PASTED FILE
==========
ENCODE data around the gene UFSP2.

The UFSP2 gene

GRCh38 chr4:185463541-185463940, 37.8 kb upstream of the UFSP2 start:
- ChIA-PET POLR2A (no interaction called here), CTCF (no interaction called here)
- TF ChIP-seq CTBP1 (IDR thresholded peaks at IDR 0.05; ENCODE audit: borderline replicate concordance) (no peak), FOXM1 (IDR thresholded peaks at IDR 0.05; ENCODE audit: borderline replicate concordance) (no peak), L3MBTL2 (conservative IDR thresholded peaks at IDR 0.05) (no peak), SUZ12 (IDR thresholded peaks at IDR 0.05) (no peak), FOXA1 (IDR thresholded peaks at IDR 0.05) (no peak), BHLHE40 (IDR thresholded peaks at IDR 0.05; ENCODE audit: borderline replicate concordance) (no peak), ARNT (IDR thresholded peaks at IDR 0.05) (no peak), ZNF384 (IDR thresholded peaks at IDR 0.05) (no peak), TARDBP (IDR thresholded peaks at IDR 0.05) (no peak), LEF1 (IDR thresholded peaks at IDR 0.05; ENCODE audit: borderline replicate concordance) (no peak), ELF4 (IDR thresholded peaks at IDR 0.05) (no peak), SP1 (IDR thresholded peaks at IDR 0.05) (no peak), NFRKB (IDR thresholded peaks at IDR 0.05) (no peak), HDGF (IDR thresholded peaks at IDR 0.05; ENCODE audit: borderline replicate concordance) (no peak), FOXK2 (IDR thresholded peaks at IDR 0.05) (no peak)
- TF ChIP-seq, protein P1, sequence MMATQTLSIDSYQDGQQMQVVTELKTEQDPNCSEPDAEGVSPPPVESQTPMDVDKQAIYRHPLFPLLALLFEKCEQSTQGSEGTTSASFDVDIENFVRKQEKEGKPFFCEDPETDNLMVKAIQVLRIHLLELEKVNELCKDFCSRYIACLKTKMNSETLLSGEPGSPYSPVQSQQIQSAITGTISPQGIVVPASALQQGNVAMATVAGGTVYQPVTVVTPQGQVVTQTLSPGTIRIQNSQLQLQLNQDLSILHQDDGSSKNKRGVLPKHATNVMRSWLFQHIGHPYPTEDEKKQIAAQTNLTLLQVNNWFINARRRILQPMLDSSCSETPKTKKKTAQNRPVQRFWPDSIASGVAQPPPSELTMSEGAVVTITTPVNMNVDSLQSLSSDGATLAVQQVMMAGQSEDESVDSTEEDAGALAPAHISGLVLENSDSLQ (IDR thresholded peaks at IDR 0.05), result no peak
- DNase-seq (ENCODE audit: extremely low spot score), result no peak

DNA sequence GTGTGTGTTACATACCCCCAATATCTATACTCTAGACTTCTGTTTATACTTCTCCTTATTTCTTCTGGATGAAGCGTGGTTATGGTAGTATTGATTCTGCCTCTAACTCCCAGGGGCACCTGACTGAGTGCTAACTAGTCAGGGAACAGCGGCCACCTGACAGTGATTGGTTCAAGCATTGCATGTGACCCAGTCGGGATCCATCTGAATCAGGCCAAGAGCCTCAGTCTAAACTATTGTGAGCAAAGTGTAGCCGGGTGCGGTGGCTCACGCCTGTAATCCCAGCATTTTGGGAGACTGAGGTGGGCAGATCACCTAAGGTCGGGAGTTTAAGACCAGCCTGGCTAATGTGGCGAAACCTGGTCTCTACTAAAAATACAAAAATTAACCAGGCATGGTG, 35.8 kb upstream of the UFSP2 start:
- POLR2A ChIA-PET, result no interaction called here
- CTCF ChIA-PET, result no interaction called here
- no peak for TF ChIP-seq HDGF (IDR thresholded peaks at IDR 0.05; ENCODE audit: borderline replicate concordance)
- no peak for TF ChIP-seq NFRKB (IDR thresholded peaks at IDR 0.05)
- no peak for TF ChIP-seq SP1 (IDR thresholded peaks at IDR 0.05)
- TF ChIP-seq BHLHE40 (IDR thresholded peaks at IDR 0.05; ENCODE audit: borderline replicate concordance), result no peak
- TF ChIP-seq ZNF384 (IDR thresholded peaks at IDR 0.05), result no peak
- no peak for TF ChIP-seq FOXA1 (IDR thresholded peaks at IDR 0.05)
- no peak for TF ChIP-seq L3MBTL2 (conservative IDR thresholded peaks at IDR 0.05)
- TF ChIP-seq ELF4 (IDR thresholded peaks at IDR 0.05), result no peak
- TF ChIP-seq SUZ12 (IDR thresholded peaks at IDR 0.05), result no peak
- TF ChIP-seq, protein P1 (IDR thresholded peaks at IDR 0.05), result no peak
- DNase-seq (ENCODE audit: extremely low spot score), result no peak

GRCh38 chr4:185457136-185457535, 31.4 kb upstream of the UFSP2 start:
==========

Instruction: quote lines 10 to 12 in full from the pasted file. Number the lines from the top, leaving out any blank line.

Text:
- CTCF ChIA-PET, result no interaction called here
- no peak for TF ChIP-seq HDGF (IDR thresholded peaks at IDR 0.05; ENCODE audit: borderline replicate concordance)
- no peak for TF ChIP-seq NFRKB (IDR thresholded peaks at IDR 0.05)